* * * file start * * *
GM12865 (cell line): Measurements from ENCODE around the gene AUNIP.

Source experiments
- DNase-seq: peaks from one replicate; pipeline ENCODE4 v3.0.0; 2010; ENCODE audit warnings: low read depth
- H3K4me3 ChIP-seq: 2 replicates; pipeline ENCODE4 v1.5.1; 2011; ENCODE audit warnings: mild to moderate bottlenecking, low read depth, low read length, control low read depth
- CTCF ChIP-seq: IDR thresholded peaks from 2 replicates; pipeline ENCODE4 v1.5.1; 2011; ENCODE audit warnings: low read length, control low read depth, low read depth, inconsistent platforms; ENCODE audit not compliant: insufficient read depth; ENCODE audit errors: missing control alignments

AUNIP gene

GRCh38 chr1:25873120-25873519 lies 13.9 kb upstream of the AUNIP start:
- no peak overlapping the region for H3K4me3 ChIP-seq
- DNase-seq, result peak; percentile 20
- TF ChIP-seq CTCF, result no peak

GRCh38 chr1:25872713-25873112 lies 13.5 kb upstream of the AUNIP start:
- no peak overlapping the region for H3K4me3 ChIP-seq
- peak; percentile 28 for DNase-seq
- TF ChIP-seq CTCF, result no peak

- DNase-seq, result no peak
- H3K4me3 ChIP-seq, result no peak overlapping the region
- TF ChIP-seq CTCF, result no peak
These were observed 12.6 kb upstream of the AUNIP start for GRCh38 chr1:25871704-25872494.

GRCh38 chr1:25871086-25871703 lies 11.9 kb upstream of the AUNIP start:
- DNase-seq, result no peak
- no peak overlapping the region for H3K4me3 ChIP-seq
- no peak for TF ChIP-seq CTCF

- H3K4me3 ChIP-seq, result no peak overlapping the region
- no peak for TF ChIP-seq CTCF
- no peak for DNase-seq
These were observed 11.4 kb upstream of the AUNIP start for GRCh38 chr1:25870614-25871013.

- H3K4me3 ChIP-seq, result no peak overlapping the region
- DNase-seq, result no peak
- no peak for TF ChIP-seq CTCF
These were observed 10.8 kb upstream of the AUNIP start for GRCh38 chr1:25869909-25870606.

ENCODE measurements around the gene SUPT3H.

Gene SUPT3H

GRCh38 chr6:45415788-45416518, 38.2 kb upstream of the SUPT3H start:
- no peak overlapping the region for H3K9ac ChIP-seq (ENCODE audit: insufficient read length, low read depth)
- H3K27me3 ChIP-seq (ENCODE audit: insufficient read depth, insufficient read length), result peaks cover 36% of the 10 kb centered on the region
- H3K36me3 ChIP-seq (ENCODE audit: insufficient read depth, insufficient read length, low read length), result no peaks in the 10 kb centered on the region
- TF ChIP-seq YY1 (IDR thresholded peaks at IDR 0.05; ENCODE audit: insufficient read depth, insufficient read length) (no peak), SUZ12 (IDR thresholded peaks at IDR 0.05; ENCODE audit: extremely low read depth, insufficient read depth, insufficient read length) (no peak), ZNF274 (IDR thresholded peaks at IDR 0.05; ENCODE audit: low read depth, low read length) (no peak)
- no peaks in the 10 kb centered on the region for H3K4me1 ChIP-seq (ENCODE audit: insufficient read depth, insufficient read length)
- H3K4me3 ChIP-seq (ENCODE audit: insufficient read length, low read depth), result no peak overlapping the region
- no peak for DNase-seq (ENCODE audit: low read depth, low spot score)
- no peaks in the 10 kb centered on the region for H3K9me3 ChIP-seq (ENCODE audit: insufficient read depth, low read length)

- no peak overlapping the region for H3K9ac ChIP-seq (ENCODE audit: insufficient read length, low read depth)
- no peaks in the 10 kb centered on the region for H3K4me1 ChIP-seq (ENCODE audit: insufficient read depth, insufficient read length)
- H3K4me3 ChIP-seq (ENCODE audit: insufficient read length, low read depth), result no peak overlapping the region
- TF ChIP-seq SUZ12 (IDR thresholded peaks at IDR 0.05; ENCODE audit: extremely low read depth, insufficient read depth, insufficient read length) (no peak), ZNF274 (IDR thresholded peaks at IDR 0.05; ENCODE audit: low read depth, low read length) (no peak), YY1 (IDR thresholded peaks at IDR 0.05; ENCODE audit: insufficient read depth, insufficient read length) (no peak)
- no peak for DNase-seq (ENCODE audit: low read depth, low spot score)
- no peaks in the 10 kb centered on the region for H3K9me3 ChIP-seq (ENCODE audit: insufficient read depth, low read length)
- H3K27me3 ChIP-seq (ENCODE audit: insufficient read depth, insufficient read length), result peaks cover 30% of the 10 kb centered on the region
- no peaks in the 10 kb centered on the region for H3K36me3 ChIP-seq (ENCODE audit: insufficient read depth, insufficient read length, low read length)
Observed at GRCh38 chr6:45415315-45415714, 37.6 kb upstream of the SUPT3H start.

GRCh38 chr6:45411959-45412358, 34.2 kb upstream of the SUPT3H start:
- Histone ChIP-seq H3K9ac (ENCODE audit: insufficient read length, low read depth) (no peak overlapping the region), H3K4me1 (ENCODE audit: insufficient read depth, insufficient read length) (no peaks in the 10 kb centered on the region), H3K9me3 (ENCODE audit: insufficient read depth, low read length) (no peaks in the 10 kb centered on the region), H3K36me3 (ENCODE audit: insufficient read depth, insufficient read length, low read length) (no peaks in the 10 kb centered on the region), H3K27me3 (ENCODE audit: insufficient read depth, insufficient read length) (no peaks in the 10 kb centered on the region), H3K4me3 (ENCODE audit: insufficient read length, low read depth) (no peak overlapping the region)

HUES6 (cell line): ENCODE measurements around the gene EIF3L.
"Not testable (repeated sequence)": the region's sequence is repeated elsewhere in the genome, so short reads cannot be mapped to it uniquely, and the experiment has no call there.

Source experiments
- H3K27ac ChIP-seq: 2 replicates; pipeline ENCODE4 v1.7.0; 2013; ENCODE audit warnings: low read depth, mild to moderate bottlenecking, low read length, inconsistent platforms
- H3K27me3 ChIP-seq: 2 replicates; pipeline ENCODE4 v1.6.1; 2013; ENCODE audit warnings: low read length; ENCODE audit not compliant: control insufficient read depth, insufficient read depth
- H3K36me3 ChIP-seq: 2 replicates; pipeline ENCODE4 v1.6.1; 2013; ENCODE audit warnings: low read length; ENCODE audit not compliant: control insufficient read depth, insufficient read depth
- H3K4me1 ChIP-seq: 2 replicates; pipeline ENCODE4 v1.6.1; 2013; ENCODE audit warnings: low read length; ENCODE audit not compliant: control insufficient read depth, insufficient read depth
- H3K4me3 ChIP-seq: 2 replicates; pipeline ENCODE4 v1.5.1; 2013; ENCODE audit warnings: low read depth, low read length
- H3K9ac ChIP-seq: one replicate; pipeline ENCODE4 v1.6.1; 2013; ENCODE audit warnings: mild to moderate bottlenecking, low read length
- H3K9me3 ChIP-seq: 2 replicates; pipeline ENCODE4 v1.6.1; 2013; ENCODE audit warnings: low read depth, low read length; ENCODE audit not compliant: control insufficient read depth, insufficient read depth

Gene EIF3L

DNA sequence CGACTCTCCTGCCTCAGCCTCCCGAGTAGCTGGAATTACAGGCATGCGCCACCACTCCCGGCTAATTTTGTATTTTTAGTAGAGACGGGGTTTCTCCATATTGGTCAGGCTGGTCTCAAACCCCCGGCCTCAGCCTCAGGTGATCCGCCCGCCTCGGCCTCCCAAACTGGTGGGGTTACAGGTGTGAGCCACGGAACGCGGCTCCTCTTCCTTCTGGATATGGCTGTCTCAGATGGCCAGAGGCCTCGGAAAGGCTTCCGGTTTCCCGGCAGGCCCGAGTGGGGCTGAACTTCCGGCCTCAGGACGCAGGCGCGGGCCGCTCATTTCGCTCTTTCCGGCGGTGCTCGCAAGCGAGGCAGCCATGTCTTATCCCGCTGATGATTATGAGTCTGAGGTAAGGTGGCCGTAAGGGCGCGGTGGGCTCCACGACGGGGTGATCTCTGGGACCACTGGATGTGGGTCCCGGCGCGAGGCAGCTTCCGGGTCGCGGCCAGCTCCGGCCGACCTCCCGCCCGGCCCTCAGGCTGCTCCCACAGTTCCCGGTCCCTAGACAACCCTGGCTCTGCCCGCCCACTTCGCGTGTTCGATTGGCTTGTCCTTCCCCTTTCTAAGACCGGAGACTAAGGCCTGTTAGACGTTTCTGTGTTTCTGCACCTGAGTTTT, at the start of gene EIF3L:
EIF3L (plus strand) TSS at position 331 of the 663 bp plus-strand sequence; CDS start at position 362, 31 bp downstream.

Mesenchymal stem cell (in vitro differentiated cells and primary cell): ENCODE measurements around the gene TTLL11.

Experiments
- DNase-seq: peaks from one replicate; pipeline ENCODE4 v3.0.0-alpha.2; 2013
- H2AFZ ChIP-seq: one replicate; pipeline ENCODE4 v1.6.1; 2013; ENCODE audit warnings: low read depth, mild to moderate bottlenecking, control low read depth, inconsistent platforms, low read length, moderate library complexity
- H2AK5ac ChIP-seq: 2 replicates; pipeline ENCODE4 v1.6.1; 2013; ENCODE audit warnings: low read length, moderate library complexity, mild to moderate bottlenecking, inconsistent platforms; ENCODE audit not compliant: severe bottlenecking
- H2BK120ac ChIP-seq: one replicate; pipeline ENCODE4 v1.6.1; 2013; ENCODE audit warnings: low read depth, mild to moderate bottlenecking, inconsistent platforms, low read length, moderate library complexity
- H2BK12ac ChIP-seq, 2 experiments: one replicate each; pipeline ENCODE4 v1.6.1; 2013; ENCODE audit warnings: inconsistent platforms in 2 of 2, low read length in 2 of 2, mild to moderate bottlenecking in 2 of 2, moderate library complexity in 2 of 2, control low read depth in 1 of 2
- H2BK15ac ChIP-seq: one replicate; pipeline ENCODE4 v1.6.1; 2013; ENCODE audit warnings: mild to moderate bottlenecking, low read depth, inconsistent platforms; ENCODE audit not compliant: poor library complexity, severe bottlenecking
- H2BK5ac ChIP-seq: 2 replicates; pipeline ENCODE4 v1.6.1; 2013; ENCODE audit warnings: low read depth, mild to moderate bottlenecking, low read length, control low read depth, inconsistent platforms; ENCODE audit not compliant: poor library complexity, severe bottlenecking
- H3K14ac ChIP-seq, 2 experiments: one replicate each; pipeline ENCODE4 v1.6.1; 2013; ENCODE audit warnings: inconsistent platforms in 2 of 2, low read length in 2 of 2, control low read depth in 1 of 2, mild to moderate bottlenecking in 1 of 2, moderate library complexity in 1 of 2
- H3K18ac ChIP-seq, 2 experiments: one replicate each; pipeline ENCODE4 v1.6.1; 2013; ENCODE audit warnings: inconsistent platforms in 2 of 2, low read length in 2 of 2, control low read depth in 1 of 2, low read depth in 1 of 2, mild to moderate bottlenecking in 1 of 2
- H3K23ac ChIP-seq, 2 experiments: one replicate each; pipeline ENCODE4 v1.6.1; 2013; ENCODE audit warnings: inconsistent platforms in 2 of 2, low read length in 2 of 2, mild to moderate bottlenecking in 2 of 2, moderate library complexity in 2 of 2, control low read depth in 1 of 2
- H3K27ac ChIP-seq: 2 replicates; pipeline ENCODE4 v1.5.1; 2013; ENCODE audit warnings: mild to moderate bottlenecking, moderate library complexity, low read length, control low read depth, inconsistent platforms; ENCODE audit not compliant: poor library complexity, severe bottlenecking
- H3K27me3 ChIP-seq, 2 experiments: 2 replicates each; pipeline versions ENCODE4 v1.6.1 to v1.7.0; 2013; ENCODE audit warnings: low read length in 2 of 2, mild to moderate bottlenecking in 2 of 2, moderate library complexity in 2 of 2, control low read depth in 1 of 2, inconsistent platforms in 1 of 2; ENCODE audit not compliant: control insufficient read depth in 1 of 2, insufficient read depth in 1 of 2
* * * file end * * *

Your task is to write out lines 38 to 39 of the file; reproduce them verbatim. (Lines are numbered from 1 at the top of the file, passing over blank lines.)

- no peaks in the 10 kb centered on the region for H3K4me1 ChIP-seq (ENCODE audit: insufficient read depth, insufficient read length)
- H3K4me3 ChIP-seq (ENCODE audit: insufficient read length, low read depth), result no peak overlapping the region